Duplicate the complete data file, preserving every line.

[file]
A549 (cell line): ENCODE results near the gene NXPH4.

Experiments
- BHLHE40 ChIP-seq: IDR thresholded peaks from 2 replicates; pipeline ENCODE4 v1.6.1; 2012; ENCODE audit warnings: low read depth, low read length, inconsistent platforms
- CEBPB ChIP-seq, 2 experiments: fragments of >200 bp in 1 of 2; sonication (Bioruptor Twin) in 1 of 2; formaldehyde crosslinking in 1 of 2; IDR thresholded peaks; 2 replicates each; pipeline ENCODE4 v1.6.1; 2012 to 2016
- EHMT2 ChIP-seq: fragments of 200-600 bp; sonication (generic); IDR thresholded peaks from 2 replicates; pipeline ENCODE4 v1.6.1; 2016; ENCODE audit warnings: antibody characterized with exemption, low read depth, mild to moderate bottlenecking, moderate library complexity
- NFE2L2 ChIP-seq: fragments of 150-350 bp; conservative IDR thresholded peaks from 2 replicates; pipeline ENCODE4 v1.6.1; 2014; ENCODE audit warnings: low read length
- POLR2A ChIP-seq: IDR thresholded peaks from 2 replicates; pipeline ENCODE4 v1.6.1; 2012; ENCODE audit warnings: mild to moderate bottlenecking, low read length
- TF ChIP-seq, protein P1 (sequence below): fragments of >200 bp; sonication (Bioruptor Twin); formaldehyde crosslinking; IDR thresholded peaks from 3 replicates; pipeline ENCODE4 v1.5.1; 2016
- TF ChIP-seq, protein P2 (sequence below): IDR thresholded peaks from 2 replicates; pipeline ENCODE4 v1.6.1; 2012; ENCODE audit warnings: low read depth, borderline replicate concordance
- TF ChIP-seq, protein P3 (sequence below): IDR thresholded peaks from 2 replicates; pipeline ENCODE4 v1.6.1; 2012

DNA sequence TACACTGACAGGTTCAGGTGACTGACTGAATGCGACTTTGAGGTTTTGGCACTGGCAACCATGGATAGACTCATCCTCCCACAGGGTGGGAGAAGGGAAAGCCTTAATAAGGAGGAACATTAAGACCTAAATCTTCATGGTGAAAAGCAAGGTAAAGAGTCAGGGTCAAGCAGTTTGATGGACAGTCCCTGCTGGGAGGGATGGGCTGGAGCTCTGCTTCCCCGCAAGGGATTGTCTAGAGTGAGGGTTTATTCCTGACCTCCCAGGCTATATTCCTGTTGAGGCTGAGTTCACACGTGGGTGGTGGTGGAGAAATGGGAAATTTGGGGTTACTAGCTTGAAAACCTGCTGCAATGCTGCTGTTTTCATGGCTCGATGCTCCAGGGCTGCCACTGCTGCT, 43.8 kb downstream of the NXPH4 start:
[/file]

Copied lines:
A549 (cell line): ENCODE results near the gene NXPH4.

Experiments
- BHLHE40 ChIP-seq: IDR thresholded peaks from 2 replicates; pipeline ENCODE4 v1.6.1; 2012; ENCODE audit warnings: low read depth, low read length, inconsistent platforms
- CEBPB ChIP-seq, 2 experiments: fragments of >200 bp in 1 of 2; sonication (Bioruptor Twin) in 1 of 2; formaldehyde crosslinking in 1 of 2; IDR thresholded peaks; 2 replicates each; pipeline ENCODE4 v1.6.1; 2012 to 2016
- EHMT2 ChIP-seq: fragments of 200-600 bp; sonication (generic); IDR thresholded peaks from 2 replicates; pipeline ENCODE4 v1.6.1; 2016; ENCODE audit warnings: antibody characterized with exemption, low read depth, mild to moderate bottlenecking, moderate library complexity
- NFE2L2 ChIP-seq: fragments of 150-350 bp; conservative IDR thresholded peaks from 2 replicates; pipeline ENCODE4 v1.6.1; 2014; ENCODE audit warnings: low read length
- POLR2A ChIP-seq: IDR thresholded peaks from 2 replicates; pipeline ENCODE4 v1.6.1; 2012; ENCODE audit warnings: mild to moderate bottlenecking, low read length
- TF ChIP-seq, protein P1 (sequence below): fragments of >200 bp; sonication (Bioruptor Twin); formaldehyde crosslinking; IDR thresholded peaks from 3 replicates; pipeline ENCODE4 v1.5.1; 2016
- TF ChIP-seq, protein P2 (sequence below): IDR thresholded peaks from 2 replicates; pipeline ENCODE4 v1.6.1; 2012; ENCODE audit warnings: low read depth, borderline replicate concordance
- TF ChIP-seq, protein P3 (sequence below): IDR thresholded peaks from 2 replicates; pipeline ENCODE4 v1.6.1; 2012

DNA sequence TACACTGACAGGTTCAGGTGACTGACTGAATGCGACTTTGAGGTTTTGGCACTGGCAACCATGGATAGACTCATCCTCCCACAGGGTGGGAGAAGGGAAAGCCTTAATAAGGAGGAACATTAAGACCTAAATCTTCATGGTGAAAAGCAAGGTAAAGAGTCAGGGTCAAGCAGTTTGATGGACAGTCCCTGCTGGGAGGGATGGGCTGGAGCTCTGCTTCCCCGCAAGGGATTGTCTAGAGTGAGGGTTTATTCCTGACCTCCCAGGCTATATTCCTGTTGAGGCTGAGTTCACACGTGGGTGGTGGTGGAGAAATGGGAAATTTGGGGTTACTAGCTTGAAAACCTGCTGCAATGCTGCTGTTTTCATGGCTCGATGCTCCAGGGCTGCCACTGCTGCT, 43.8 kb downstream of the NXPH4 start: